My husband had decided to drive up with some friends to Florida State University for a football game and of course, this was the day Tristan decided he wanted to come into the world! Within 30 minutes of arriving to the emergency room, I gave birth to Tristan in triage. When he was born, he did cry, but shortly after, Tristan’s trachea collapsed, and he had stopped breathing. He was rushed to the NICU, but I had absolutely no idea what was going on at the time. The nurses told us they did not want us to worry, especially since I was recovering. I was finally able to get a hold of my husband at the game and he immediately headed back to Orlando.
We had spent several months in the NICU as they discovered additional anomalies in Tristan. It was hard for our families, including our daughter, who could not really understand why Tristan had to remain in the NICU. But being able to help with child care, meals, and other small things helped keep her positive of the situation.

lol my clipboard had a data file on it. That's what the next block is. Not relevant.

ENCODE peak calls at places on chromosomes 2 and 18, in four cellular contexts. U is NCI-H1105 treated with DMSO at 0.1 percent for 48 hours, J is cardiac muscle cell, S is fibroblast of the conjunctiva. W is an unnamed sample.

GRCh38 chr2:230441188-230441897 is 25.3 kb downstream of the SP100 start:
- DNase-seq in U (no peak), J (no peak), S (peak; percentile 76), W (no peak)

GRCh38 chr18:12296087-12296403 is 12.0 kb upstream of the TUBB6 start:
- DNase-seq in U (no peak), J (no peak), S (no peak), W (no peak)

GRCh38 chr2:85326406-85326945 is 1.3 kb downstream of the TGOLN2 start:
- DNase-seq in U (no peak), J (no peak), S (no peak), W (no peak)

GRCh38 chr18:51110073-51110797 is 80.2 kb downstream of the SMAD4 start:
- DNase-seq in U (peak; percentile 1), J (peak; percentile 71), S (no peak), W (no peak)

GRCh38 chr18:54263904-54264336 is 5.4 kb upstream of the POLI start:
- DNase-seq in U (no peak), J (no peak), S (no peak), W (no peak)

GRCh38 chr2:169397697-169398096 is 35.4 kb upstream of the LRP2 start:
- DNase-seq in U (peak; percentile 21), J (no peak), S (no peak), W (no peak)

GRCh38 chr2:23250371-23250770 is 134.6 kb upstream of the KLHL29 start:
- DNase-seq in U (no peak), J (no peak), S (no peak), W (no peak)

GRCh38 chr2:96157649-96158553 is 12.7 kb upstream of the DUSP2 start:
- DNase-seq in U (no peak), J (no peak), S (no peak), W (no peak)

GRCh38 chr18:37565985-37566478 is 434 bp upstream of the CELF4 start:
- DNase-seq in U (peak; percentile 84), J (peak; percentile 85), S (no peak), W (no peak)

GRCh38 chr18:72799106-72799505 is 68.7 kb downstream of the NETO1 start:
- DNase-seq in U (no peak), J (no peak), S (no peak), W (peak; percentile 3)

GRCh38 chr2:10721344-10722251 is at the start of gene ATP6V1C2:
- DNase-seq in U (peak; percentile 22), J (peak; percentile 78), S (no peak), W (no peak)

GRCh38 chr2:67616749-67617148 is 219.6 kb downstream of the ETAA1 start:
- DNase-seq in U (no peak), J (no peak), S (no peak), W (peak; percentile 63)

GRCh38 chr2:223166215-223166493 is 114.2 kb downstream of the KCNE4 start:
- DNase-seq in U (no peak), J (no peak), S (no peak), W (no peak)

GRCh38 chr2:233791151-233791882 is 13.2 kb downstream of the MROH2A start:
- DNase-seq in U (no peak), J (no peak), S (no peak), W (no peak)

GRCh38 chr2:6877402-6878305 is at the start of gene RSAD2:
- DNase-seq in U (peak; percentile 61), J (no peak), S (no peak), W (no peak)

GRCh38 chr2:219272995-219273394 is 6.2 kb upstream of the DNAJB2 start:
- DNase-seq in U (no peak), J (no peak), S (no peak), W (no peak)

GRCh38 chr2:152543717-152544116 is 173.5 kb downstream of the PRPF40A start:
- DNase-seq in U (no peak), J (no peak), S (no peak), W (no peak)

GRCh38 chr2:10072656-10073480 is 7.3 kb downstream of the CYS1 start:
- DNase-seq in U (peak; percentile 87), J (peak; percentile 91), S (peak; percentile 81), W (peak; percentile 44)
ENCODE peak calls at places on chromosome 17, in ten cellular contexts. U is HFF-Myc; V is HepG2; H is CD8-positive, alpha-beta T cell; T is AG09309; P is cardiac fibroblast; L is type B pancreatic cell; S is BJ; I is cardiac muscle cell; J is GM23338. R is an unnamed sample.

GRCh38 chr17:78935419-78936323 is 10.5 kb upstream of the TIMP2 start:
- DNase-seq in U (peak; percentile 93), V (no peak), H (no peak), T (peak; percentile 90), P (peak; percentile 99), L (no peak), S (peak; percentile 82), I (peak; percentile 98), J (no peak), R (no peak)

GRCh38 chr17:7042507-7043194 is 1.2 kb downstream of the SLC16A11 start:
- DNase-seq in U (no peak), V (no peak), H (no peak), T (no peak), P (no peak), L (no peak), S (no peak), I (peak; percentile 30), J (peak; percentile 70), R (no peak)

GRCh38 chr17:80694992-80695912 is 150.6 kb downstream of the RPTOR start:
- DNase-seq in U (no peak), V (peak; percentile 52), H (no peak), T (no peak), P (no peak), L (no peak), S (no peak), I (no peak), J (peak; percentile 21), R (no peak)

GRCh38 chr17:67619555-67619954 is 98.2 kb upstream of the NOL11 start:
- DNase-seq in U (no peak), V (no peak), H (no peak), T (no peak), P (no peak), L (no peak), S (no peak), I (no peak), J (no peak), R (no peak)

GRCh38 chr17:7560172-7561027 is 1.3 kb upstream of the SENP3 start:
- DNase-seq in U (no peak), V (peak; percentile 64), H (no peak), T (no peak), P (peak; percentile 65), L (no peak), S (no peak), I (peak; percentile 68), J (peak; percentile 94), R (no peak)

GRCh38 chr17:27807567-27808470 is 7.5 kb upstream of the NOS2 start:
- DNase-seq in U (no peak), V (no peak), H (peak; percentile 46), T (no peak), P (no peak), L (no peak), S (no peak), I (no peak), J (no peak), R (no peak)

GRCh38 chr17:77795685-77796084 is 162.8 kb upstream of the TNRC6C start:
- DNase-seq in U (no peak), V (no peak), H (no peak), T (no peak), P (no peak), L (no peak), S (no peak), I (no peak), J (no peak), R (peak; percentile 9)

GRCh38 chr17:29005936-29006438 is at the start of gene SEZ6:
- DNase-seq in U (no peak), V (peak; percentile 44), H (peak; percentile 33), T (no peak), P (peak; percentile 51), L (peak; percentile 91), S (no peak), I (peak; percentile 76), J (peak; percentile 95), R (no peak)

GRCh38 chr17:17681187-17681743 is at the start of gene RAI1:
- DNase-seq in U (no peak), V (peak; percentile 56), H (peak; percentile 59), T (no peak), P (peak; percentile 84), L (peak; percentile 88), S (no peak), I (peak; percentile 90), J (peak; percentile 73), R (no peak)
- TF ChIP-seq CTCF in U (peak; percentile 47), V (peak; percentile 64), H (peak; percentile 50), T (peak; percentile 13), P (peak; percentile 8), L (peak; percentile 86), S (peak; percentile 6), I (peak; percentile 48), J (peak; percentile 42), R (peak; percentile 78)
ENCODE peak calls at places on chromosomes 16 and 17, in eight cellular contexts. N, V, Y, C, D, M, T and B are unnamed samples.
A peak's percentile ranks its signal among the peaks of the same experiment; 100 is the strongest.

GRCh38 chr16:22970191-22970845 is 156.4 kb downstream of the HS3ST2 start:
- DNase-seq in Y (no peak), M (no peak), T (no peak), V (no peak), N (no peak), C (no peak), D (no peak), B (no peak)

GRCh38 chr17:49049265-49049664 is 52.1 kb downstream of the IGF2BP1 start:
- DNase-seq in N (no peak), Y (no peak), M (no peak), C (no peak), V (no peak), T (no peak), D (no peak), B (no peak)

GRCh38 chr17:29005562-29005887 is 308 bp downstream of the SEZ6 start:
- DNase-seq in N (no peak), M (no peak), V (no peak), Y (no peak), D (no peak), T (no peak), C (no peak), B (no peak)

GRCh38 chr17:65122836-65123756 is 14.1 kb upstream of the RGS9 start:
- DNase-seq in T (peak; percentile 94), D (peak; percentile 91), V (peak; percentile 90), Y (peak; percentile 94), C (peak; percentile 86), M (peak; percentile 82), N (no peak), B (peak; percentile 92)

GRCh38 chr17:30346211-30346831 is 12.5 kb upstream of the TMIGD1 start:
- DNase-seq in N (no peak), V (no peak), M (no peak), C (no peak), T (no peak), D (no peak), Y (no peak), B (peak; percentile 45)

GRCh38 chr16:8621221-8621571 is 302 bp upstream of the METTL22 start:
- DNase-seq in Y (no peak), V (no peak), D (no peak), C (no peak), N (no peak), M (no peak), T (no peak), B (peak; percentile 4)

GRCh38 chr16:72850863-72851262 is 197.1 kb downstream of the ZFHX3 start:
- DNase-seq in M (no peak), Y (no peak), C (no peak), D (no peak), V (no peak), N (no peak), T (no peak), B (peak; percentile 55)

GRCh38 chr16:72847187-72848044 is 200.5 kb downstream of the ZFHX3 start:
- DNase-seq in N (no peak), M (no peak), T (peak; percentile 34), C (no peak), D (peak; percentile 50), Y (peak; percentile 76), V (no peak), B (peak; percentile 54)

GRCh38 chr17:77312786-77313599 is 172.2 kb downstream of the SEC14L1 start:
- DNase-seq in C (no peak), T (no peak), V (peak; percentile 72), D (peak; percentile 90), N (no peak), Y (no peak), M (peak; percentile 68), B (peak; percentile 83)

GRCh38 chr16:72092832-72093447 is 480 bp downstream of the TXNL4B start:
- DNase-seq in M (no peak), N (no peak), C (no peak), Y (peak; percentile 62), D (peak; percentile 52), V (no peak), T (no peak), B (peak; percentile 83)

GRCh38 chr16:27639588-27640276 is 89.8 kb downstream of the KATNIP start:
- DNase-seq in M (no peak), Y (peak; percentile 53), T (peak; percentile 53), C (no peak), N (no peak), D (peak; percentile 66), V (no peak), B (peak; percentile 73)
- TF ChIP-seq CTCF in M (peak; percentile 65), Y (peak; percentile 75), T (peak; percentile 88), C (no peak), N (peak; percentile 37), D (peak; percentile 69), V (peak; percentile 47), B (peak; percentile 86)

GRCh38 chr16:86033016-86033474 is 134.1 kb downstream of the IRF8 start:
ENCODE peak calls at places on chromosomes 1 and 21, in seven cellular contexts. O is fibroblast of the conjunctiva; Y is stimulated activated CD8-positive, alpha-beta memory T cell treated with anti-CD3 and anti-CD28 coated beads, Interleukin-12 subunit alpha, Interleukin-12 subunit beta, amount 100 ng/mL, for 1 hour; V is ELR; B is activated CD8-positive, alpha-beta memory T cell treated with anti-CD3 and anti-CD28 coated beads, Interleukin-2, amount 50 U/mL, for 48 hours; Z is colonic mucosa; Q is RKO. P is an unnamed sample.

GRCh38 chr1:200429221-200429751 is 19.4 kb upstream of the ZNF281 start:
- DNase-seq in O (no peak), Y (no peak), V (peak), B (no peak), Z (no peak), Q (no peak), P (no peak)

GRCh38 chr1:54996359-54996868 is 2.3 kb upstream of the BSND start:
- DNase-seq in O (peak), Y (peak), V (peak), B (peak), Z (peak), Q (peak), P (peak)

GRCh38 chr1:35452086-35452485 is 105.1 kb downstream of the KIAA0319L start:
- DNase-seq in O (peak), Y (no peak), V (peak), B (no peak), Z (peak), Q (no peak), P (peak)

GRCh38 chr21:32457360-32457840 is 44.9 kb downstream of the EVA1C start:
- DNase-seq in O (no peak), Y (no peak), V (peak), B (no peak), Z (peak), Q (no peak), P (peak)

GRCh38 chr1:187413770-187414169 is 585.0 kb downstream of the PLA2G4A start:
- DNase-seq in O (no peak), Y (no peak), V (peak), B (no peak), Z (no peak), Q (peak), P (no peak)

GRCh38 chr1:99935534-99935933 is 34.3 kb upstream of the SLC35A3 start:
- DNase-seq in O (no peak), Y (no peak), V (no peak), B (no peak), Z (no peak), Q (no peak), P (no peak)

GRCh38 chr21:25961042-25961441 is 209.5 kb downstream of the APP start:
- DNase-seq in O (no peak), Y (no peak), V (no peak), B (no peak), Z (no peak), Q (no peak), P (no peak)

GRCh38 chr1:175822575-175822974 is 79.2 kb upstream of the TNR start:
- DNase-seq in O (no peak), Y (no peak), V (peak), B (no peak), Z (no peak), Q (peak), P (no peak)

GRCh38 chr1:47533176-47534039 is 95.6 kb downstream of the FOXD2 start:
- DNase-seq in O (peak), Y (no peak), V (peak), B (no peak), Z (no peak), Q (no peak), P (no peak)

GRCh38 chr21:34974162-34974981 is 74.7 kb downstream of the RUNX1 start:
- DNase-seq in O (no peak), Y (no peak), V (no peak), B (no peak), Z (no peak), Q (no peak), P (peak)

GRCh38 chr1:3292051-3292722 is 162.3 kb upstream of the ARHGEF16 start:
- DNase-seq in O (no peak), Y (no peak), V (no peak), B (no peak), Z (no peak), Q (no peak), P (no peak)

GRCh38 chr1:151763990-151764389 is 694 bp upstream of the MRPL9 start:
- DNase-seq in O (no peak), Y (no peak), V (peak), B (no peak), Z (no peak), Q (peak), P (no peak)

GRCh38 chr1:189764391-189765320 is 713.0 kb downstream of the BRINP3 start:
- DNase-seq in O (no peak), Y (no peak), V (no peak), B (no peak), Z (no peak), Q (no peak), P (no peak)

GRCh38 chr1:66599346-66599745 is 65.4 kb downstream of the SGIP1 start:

What is your advice to fellow moms?
I strongly think preparing yourself for what could go wrong is essential. Things happen all the time when you least expect it and as a society, we can do a better job of preparing ourselves in advance for a lot of things. Women are at high risk for conditions such as postpartum depression, so whether it’s seeing a doctor or mental health specialist, we as moms must stay prepared. I completely understand the reason as to why we would be scared to do this, however, for those who are thrown into that reality, it can be really hard to swallow all at once.
What is the primary goal of Mamas of the NICU?
When we were first there, my friends and family didn’t understand the severity of being in the NICU. A lot of people in our circle thought he would stay until he reached full term and then would come home, but for us that wasn’t the case. They had no clue of the mental, physical, and emotional toll that being in the NICU takes on a mom.